5 thoughts on “Immaculate Conception: Clarifying What We Really Believe

  1. Pingback: Church Fathers Against the Immaculate Conception? Refuting the Claims | Underground Catholicism

  2. Pingback: Sam Shamoun Show: Answering Objections Against the Immaculate Conception | Underground Catholicism

  3. Really astute observations. I think it’s a really important point that she received the grace of Christ (sanctifying grace) and NOT the grace of Adam and Eve (although the Franciscans would disagree that’s a meaningful distinction, yet I side with the Thomists on this one). The implications are enormous for a correct understanding of the dogma. For one, it means that it is her person and not her nature that is the object of sanctification – she doesn’t have an immaculate “nature,” but rather an immaculate person (lots of potential implications there for potential rapprochement with the East). For another, it means she was not conceived in original justice, also known as prelapsarian grace. This is a huge point of agreement with the Eastern Orthodox and patristic mentality towards Our Lady, since we all agree that until her Assumption, she was, except for sin, among Adam’s exiled children. That Adam lost original justice for her means that she was, as EO like to say, under the “ancestral curse,” and even for some medieval Western theories under “original sin,” since Adam had sinned “for” her.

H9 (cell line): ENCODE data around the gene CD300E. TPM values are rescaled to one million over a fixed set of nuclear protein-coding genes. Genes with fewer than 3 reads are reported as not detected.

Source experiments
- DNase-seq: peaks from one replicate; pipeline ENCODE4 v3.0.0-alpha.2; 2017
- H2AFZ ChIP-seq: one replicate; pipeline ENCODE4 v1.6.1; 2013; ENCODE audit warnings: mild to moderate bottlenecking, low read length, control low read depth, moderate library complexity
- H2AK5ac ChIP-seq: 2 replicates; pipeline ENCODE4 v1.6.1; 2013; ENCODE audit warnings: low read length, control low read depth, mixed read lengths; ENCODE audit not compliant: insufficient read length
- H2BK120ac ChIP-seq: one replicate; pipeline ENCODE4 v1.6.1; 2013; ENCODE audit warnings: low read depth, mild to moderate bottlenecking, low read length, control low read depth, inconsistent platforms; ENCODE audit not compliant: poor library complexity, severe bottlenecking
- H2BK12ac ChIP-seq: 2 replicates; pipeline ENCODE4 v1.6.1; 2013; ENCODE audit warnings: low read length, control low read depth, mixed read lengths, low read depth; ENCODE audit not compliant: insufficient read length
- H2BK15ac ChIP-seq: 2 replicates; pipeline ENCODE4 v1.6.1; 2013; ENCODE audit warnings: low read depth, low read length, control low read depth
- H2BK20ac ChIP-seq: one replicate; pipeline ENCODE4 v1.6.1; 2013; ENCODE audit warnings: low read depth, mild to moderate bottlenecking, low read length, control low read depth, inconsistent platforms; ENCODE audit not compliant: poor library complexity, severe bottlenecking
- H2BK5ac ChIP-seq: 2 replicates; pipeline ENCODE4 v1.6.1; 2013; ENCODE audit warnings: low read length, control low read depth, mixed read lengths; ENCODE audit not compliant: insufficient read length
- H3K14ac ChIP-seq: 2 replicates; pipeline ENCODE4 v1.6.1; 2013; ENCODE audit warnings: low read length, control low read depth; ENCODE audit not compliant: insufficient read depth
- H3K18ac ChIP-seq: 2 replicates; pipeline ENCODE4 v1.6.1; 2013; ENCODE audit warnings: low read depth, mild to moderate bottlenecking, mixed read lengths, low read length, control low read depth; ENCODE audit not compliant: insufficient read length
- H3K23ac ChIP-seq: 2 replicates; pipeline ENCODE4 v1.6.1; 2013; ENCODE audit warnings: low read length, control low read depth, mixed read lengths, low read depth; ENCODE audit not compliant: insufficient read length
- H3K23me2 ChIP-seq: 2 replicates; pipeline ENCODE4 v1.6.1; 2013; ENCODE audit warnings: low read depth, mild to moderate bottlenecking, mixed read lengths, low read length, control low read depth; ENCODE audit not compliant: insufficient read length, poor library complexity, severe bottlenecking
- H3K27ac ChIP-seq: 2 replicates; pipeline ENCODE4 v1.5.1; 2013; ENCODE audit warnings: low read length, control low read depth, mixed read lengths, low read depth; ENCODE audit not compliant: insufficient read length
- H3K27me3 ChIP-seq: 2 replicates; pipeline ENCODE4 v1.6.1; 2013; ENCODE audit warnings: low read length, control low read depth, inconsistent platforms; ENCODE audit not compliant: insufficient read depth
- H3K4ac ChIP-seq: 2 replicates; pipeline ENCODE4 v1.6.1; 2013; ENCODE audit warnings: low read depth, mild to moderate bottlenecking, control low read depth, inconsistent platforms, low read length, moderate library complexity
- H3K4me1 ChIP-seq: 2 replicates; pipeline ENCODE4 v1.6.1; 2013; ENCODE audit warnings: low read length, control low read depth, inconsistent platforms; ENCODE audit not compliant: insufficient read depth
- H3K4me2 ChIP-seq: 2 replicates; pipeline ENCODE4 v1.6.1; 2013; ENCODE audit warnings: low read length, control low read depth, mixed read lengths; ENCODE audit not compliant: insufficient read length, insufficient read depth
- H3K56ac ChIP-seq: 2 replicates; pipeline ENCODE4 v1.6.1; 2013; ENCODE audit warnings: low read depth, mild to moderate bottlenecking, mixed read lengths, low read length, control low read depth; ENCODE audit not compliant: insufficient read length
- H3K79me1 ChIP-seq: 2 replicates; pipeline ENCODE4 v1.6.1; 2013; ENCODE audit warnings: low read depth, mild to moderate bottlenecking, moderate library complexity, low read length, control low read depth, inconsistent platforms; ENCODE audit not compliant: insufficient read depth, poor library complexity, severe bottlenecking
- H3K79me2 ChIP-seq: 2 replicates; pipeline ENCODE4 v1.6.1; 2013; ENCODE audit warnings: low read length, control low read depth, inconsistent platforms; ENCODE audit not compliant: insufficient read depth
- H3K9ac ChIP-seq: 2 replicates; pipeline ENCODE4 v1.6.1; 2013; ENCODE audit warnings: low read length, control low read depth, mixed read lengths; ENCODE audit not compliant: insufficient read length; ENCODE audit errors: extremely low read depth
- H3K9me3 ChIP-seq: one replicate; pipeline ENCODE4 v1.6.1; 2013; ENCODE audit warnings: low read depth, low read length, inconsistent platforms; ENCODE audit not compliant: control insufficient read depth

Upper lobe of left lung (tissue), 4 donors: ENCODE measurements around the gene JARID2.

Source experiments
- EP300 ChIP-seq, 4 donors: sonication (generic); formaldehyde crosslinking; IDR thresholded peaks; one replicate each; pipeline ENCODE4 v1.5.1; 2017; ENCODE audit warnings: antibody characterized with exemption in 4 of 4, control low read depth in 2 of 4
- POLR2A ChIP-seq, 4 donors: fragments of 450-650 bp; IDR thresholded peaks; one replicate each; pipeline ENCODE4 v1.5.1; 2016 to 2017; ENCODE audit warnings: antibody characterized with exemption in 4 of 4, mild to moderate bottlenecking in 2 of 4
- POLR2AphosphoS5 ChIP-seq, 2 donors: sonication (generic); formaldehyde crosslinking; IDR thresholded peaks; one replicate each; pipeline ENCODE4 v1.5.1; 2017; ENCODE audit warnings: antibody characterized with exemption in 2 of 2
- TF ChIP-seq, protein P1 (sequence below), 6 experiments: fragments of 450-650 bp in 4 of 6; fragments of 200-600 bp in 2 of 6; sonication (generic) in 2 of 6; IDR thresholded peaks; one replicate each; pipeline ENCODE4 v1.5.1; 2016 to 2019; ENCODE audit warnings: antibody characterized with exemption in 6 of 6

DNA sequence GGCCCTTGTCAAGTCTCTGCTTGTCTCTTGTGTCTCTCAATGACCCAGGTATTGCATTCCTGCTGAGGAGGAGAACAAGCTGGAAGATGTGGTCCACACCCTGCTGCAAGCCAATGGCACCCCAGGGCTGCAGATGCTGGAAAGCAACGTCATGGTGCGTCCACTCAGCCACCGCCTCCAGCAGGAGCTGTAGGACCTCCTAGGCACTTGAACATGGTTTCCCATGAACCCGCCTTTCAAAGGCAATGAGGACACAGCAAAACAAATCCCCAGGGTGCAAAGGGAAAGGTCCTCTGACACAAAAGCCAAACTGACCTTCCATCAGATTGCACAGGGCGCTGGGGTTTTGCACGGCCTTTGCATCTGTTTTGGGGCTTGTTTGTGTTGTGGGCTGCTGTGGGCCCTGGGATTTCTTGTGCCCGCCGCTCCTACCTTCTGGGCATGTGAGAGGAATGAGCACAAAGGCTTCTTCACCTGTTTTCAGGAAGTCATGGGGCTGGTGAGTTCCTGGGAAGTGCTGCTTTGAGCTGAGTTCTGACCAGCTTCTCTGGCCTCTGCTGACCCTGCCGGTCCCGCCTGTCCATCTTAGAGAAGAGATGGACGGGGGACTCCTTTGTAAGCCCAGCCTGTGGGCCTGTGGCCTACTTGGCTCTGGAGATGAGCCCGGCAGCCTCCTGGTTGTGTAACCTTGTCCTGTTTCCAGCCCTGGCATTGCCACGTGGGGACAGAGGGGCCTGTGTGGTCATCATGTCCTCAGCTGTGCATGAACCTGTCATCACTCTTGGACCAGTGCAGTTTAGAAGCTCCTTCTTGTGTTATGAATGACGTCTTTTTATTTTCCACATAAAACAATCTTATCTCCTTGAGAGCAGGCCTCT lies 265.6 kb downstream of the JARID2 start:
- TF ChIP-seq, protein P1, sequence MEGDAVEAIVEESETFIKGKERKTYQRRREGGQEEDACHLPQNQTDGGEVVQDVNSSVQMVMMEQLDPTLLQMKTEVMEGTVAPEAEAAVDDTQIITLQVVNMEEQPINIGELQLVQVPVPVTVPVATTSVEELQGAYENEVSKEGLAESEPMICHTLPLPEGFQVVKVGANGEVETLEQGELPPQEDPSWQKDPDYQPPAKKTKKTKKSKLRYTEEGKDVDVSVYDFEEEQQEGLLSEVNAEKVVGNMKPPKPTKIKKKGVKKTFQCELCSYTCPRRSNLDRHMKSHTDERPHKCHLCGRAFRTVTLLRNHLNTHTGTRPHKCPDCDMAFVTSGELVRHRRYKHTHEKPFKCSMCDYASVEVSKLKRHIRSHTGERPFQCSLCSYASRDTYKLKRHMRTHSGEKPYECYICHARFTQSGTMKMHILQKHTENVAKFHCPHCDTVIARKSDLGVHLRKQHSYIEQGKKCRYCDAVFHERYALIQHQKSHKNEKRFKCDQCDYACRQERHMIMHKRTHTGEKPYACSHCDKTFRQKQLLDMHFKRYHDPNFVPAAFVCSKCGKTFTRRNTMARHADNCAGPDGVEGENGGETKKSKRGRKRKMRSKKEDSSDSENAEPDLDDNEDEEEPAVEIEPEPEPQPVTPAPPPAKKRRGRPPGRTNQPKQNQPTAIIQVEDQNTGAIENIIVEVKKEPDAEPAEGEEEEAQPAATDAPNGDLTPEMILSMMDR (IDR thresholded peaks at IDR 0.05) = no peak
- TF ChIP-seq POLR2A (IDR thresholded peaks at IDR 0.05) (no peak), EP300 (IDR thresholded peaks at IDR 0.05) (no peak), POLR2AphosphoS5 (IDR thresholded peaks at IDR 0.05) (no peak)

I think there are three more points that should really be hammered home for communicating the RC understanding of this dogma to the East. One, that, although the RC claims that we don’t personally receive the guilt of Adam’s personal sin, we do personally receive the habit, or understood more negatively, the “stain” which is the effect of Adam’s guilty nature on our own person (side-note, I think that instead of saying the IC is a result of Augustinian original sin, I think it’s fairer to say it’s the result of this Anselmian original sin). While we are not guilty for Adam’s act, we are conceived with something more liable before God than just the potential to sin, something which is not personal sin in act, but which is still properly called sinfulness (if this weren’t true, and we were all conceived in the innocence of Adam and Eve, then every person’s first willful sin at the age of reason would be another Fall, which is startling to think about). The lack of grace in our will which we receive at our conception is a habit of sin in our person, not just a generic “guilty nature.” This personal stain of sin we cannot admit of Our Lady if we are to be consistent with the Church’s historic belief in her all-holiness.